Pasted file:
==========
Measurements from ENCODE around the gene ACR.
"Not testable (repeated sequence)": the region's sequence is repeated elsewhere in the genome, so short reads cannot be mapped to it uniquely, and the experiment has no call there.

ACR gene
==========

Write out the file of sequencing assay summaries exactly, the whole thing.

Measurements from ENCODE around the gene ACR.
"Not testable (repeated sequence)": the region's sequence is repeated elsewhere in the genome, so short reads cannot be mapped to it uniquely, and the experiment has no call there.

ACR gene